Database Ransomware: Everything You Need To Know

The ever-expanding enterprise attack surface, easy execution, the growing popularity of ransomware as a service and financial reward has made ransomware a preferred attack vector for cybercriminals. Not only that, ransomware is also evolving. Previously, ransomware attacks usually targeted file-based systems but now it can also target databases and database servers.

What makes database ransomware more dangerous is the complicated recovery process and the requirement for database technology expertise. This means that businesses who don’t have staff who have an in-depth understanding of the database technologies powering these databases will find it tough to recover from database ransomware attacks.

In this article, you will learn everything you need to know about database ransomware and what steps you can take to protect your business against it.

Database Ransomware: Everything You Need To Know

What is a Database Ransomware Attack?

Database ransomware attacks target database objects instead of files. These types of ransomware attacks can be broadly classified into two different types:

  • Encryption ransomware
  • Exfiltration ransomware

Let’s look at each one in more detail to give you a better idea.

Encryption ransomware

In encryption ransomware attacks, a threat actor leverages built-in database functions and methods such as transparent data encryption or use traditional encryption standards such as AES, RSA, and DES to encrypt data before writing it to a disk.

Exfiltration ransomware

The primary purpose of exfiltration ransomware is to steal data. Threat actors can use database dumping tools, evasion techniques such as DNS exfiltration to fly under the radar and bypass security controls and use SELECT queries.

Types of Database Ransomware Attackers

  • Hit and run attacker
  • Resident attacker

Let’s look at each one to give you a better idea about how they operate.

Hit and run attacker

The “hit and run” attacker employs a rapid and disruptive approach to data encryption, displaying no concern for subtlety or persistence within the system. In this strategy, the threat actor uses generic database mechanisms that use primary encryption keys and secondary encryption keys. The primary key is used for encrypting the secondary key.

Subsequently, the attacker swiftly removes the primary encryption key, rendering the database unable to decrypt table data without the complete set of keys. The assailant executes this operation with speed and noise, likely utilizing database dumping tools or indiscriminate queries without filtering clauses to quickly access and encrypt the data before making a swift exit.

Resident attacker

The “resident” attacker employs a meticulous “slow & low” strategy, discreetly reading and comprehending data to avoid detection. Subsequently, the attacker encrypts the data but strategically leaves an encryption key intact to maintain the normal functioning of applications without immediate interference.

Once the data extraction is complete, the attacker removes the primary encryption key, rendering the information inaccessible. To further elude detection, the “resident” attacker incorporates evasion techniques, enabling a gradual and inconspicuous exfiltration of data while remaining under the radar.

How To Detect Database Ransomware Attack?

Detecting a database ransomware attack early is crucial for minimizing damage. Organizations can employ a multi-layered database security approach, including:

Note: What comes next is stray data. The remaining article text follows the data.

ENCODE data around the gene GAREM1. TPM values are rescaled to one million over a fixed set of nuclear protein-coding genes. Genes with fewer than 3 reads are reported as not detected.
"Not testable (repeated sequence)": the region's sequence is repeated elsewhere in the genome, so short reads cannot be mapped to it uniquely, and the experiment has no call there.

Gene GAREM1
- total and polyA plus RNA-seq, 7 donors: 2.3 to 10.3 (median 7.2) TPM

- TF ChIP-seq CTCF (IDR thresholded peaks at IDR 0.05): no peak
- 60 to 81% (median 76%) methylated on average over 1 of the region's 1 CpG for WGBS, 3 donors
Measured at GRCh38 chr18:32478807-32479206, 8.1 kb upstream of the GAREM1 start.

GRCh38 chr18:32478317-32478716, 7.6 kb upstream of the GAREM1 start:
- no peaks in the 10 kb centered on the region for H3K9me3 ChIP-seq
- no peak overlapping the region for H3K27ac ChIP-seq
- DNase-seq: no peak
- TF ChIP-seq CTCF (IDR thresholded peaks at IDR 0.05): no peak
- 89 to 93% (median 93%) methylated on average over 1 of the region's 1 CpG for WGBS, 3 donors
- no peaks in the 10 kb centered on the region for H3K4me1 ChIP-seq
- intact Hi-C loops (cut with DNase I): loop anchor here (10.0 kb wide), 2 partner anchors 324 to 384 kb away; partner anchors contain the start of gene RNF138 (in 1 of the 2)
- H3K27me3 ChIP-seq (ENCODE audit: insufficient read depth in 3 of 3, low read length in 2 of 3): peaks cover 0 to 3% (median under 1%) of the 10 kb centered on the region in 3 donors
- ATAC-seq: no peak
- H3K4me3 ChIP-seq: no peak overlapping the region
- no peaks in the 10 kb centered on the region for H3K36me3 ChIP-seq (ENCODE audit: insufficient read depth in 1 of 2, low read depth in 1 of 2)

a. Network Monitoring: Continuous monitoring of network traffic for unusual patterns or spikes in data encryption activities.

b. Anomaly Detection: Utilizing machine learning algorithms to identify abnormal behavior within the database system.

c. Endpoint Security: Implementing robust endpoint security solutions to detect and prevent ransomware installation on individual devices.

How To Recover From a Database Ransomware Attack?

Immediate response and recovery actions are essential when a database ransomware attack occurs. The following steps can be taken:

a. Leverage Network Segmentation: Create a separate network for day to day operations and sensitive business data. This will help you isolate the compromise devices and prevent the ransomware from affecting the other network.

b. Develop an Incident Response Playbook: Create an incident response plan and a playbook that highlight how to respond to particular threats.

c. Engage Law Enforcement: Report the attack to relevant law enforcement agencies for assistance and investigation.

d.  Test Data Backup: Just having a backup is not enough. Test it continuously to ensure it is available when you need it the most.

How To Restore Data After a Database Ransomware Attack?

Restoring data after a database ransomware attack involves the careful execution of a recovery plan:

a. Data Validation: Verify the integrity of backups to ensure they are free from malware.

b. System Rebuild: Rebuild compromised systems using clean backups and updated security measures.

c. Data Restoration: Gradually restore data to ensure the ransomware is completely eradicated.

How To Mitigate Database Ransomware Attack?

Adopt a proactive approach to cybersecurity and take security measures and it can go a long way in protecting your business from database ransomware attacks

  1. Install Patches Regularly: Install patches as soon as they are made available by software vendors.
  2. Access Control: Enforcing a strong access controls system is pivotal for minimizing the risk of privilege abuse and minimizing your enterprise.attack surface.
  3. Intrusion Detection Systems and Firewalls: Use web application firewall in conjunction with intrusion detection systems to block malicious traffic and threat actors from entering your network.

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